9. Christ in the NT. First Enoch concludes with the promise of God: “For I and my son will unite with them for ever in the paths of righteousness in their lives; and ye shall have peace: rejoice ye children of uprightness. Amen” (105:2).
This sounds remarkably like NT theology, yet it is not. Enoch’s message is salvation for the righteous whereas Jesus addressed Himself to sinners (cf. Matt 9:13). Further, Enoch’s reference to the “Son” is only an echo of Psalm 2 (cf. 4 Ezra 7:28; 13:32, 37, 52; 14:9). Above all Enoch’s Messiah knows no suffering: He occupies God’s throne (51:3), executes judgment in heaven and triumphs upon earth.
One may conclude that the NT owes to the intertestamental lit. some of the Messianic imagery and phraseology, but not the central christological features. These were formed upon reflection on the life, death and resurrection of Jesus of Nazareth in conjunction with His teaching.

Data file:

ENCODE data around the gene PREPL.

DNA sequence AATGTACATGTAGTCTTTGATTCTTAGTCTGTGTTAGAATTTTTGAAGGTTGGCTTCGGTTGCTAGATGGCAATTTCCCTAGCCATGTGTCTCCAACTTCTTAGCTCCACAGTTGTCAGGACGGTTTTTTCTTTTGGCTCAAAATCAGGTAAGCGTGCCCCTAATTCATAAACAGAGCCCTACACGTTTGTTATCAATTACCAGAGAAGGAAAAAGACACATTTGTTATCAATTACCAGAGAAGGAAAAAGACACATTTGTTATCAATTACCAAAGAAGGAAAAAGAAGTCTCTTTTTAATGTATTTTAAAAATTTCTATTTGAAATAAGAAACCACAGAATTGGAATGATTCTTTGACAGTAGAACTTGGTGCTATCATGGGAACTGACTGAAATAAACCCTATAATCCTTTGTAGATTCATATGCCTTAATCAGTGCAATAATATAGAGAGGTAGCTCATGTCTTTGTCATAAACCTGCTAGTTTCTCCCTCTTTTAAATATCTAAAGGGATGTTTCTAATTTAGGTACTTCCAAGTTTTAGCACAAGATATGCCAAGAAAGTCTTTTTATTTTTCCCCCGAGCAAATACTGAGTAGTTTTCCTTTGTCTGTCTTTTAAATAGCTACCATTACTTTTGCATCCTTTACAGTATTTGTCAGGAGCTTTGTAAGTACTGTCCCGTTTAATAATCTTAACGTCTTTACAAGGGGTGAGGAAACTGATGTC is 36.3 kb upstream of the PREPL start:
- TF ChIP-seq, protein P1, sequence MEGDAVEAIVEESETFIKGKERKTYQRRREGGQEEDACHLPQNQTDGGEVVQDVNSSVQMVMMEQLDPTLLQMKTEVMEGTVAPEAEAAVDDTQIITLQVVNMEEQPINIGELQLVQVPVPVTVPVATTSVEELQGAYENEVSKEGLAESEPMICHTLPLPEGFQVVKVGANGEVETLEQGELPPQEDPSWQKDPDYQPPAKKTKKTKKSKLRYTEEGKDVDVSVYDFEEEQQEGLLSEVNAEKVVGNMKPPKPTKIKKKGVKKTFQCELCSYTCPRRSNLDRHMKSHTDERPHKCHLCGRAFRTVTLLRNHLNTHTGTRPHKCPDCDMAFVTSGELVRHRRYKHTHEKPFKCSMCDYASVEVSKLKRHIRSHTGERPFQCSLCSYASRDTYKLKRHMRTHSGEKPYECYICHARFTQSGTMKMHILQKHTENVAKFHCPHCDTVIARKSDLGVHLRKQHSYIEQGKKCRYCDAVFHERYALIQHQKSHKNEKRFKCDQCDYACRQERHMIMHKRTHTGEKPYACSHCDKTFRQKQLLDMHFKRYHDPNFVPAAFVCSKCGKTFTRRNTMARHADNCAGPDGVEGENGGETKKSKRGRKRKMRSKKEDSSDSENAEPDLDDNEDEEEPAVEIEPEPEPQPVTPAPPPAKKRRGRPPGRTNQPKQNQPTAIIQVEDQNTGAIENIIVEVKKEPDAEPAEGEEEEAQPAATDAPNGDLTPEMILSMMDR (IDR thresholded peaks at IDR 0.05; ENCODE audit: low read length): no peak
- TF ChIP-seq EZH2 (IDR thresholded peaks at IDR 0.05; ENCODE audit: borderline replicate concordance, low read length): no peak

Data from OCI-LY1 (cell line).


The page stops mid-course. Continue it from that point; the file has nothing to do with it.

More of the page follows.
a. The Son of man. Scholars tend to regard the frequent references to the Son of man in the gospels as an honorific title which the Early Church gave to the Messiah. For the origin they go to the Pseudep. or to the Book of Daniel (Dan 7:13). This title for the Messiah is peculiar to the gospels where it occurs eighty-one times, and only four times in the rest of the NT (Acts 7:56; Heb 2:6; Rev 1:13; 14:14). It is noted that in the gospels “Son of man” is never used except by Jesus Himself and this always as a self-designation. There is therefore no need to ascribe the title to the Early Church except on the supposition of some radical scholars (Bousset, Bultmann and others) who deny to Jesus a Messianic consciousness. These scholars point to Mark 8:38 and Luke 12:8 as evidence that Jesus did not identify Himself with the Son of man but looked upon Himself as His messenger. His task was to announce the closeness of the coming of the Son of man. They therefore maintain that the identification of Jesus with the Son of man took place at a later stage as a result of the Easter experience. It is difficult to see why the gospels, which on their own premise, are typical church documents, should leave such a glaring discrepancy out of sheer reverence for an unwritten tradition, while at the same time distorting the facts of history.